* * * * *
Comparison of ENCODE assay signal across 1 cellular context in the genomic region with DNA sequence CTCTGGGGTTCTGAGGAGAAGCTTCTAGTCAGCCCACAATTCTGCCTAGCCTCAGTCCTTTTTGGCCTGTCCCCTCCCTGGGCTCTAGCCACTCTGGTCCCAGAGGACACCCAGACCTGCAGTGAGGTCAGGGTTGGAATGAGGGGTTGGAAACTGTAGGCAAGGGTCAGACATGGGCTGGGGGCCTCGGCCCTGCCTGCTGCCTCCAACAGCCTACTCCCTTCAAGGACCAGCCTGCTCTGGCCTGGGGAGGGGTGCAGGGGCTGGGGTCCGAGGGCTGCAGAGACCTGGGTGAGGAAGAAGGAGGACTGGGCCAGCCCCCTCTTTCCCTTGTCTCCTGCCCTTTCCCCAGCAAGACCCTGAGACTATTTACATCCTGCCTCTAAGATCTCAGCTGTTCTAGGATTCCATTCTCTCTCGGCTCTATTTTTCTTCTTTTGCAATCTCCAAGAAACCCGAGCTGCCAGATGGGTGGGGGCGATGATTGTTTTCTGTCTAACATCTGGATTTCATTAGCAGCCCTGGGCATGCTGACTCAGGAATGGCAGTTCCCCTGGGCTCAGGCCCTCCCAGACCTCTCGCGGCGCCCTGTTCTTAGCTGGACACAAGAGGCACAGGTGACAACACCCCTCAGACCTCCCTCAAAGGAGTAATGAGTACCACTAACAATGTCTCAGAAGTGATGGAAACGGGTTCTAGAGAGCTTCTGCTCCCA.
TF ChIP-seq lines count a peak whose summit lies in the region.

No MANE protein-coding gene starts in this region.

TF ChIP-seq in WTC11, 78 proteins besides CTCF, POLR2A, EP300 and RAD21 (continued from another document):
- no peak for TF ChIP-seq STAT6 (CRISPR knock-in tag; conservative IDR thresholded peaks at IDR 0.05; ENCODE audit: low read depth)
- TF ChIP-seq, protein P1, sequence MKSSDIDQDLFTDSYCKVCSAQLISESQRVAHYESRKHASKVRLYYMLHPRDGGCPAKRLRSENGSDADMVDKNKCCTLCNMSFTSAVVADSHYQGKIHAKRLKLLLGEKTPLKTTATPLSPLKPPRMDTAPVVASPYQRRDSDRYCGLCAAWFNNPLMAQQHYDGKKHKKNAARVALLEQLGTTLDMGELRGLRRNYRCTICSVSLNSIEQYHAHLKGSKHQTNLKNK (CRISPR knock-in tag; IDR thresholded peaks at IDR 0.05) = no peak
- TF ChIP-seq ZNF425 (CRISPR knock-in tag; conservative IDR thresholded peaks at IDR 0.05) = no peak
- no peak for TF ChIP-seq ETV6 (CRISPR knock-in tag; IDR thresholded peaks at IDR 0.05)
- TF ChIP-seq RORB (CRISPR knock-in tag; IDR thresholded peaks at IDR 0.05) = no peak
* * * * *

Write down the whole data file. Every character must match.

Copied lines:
Comparison of ENCODE assay signal across 1 cellular context in the genomic region with DNA sequence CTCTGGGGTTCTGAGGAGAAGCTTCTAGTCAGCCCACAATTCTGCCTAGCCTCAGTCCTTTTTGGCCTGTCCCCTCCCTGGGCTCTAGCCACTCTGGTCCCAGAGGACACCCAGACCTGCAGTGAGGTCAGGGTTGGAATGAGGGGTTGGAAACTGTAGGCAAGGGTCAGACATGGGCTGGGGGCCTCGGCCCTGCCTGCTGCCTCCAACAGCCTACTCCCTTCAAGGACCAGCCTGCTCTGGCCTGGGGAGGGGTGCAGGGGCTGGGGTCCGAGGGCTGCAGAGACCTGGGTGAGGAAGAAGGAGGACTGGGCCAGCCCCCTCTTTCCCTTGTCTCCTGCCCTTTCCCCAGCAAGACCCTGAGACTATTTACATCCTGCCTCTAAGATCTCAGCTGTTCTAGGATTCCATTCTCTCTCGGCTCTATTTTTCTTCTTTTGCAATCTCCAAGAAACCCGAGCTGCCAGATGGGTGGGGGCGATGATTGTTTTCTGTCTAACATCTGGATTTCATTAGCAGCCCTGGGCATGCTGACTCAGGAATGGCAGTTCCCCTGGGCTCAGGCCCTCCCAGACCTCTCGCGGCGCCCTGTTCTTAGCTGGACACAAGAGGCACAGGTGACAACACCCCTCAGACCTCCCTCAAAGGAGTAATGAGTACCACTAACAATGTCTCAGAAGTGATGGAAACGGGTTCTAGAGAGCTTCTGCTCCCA.
TF ChIP-seq lines count a peak whose summit lies in the region.

No MANE protein-coding gene starts in this region.

TF ChIP-seq in WTC11, 78 proteins besides CTCF, POLR2A, EP300 and RAD21 (continued from another document):
- no peak for TF ChIP-seq STAT6 (CRISPR knock-in tag; conservative IDR thresholded peaks at IDR 0.05; ENCODE audit: low read depth)
- TF ChIP-seq, protein P1, sequence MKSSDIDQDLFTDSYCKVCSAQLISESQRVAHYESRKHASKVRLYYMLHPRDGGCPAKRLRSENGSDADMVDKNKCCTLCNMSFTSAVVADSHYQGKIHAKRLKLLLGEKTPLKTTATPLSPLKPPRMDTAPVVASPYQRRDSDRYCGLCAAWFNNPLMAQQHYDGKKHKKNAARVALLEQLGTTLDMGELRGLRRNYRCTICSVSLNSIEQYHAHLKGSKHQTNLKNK (CRISPR knock-in tag; IDR thresholded peaks at IDR 0.05) = no peak
- TF ChIP-seq ZNF425 (CRISPR knock-in tag; conservative IDR thresholded peaks at IDR 0.05) = no peak
- no peak for TF ChIP-seq ETV6 (CRISPR knock-in tag; IDR thresholded peaks at IDR 0.05)
- TF ChIP-seq RORB (CRISPR knock-in tag; IDR thresholded peaks at IDR 0.05) = no peak